In 2006 I was invited to take part in one of the great adventures of modern broadcasting - conquering the booming Russian television market. The company I was hired by, Potemkin Productions, had been founded by Tim, a British executive producer, and Ivan, a Russian entrepreneur who had made millions in advertising and wanted to do the same in television. In 2005, the year before I went to Moscow to work for Potemkin, the Russian TV advertising market had grown by 37 per cent to $2.33 billion (the world average was 5.8 per cent), making it by far the fastest growing media market in Europe. In the 1990s and the early Putin years television had largely been a plaything for oligarchs and a vote-winning tool, but now it was about ratings, formats and revenue. Flush with cash from advertising and backed by energy companies, the Russian channels were spending money as fast as they could - their problem was working out which programmes to make. The Russians were convinced that the British knew TV's magic formula: most of television's most successful formats had been invented in the UK. Simply saying you were a producer from London got you any meeting you wanted. Potemkin's plan was to take British shows like The Apprentice, Come Dine with Me and Faking It and remake them with local talent. It seemed so simple.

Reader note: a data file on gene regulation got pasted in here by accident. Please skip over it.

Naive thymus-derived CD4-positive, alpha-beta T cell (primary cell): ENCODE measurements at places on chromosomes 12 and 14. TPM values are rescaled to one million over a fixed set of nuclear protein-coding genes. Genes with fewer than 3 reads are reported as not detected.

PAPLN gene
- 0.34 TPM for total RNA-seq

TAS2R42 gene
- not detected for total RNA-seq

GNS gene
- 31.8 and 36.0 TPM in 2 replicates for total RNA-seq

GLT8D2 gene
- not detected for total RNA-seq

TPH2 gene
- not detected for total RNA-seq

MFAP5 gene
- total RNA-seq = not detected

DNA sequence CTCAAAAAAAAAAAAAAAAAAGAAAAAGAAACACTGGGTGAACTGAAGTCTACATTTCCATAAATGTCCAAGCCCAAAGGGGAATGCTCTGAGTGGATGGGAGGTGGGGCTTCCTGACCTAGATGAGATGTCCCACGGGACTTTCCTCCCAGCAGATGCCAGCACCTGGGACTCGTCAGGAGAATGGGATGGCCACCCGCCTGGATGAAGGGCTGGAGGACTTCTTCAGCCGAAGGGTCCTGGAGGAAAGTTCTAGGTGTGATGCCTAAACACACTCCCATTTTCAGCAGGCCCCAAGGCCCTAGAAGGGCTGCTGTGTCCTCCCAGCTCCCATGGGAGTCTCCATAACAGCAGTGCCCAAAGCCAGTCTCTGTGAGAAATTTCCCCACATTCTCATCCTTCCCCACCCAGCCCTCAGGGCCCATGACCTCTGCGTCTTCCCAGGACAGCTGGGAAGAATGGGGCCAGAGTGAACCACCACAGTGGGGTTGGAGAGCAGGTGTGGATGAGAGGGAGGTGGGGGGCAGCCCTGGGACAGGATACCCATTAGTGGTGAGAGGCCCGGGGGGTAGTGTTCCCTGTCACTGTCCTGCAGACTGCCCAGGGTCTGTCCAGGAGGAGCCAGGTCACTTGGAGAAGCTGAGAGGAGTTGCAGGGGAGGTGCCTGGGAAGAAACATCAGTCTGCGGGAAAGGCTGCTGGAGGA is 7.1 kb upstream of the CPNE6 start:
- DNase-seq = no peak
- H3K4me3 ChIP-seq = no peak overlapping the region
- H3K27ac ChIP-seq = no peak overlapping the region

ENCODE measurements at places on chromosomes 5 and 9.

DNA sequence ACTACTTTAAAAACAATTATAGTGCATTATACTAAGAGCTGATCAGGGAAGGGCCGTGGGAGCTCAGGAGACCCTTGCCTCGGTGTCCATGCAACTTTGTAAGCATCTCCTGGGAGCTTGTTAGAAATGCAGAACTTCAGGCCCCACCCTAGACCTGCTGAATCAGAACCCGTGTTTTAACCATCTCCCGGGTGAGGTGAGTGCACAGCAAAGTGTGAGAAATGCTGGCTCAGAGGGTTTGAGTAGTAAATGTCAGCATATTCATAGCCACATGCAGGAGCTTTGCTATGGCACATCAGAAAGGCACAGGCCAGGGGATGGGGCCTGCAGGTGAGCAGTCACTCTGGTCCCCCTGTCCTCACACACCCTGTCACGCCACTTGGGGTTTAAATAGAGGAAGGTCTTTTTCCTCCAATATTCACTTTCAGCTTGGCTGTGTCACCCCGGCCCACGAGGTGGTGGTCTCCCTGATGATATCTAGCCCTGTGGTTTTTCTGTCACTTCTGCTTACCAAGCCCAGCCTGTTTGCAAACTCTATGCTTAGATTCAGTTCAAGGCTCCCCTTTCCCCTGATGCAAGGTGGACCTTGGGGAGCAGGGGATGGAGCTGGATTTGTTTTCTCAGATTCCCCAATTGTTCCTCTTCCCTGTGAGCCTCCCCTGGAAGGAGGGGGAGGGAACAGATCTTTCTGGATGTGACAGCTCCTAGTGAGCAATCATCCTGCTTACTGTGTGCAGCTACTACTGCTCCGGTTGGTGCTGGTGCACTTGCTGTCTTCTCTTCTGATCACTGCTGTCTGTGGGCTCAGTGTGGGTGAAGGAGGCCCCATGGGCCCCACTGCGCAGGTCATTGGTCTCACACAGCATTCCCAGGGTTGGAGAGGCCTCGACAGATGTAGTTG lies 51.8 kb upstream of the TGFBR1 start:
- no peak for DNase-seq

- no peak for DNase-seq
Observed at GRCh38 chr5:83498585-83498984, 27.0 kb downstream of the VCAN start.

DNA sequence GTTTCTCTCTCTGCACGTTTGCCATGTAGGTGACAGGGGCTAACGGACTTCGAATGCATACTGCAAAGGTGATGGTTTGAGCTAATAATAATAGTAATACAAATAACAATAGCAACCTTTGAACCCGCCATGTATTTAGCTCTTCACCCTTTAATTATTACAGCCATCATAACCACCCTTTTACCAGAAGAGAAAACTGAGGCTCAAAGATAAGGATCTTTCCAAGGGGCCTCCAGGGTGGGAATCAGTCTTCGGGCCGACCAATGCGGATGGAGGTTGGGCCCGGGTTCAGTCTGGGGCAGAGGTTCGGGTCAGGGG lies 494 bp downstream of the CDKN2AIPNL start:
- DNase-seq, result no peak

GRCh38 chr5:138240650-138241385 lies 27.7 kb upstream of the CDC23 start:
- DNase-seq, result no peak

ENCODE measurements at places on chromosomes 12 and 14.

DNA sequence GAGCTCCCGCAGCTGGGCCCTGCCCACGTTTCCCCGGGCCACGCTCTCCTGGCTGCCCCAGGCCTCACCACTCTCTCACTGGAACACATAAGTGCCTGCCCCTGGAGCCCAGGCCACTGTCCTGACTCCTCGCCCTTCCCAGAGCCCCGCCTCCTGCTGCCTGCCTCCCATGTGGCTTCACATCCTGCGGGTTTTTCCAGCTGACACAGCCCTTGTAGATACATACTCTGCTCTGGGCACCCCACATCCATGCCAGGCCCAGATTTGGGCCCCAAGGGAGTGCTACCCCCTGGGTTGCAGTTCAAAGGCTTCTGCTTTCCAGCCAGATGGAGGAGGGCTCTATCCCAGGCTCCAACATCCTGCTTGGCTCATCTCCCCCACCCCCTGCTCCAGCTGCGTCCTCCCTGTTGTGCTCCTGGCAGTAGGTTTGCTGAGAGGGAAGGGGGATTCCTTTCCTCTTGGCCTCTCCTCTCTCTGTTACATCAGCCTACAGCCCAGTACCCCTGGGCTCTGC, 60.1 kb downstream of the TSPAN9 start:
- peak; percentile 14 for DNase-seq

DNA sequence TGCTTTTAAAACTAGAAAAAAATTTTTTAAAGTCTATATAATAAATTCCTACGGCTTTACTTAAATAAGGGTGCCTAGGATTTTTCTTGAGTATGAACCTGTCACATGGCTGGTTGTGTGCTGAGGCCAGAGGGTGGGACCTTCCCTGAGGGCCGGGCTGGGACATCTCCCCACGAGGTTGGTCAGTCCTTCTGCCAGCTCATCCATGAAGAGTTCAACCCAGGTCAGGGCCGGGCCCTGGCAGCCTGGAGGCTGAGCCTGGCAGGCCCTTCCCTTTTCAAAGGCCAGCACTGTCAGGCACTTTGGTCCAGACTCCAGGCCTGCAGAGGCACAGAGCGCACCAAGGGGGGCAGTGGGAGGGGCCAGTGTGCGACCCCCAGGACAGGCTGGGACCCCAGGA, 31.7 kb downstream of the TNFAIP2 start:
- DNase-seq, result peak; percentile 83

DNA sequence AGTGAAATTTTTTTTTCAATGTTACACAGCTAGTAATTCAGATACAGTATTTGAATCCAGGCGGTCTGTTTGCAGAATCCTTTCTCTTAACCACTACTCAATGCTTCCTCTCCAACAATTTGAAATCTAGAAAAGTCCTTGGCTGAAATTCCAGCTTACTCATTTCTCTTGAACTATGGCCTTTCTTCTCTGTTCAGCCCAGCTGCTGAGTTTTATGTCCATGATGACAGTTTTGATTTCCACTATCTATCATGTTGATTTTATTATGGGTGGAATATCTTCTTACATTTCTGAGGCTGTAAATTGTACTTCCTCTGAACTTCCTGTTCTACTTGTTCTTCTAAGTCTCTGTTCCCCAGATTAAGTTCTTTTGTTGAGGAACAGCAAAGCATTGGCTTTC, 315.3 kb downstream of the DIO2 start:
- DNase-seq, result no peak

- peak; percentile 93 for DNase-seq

LRB 3 February 2011 | PDF Download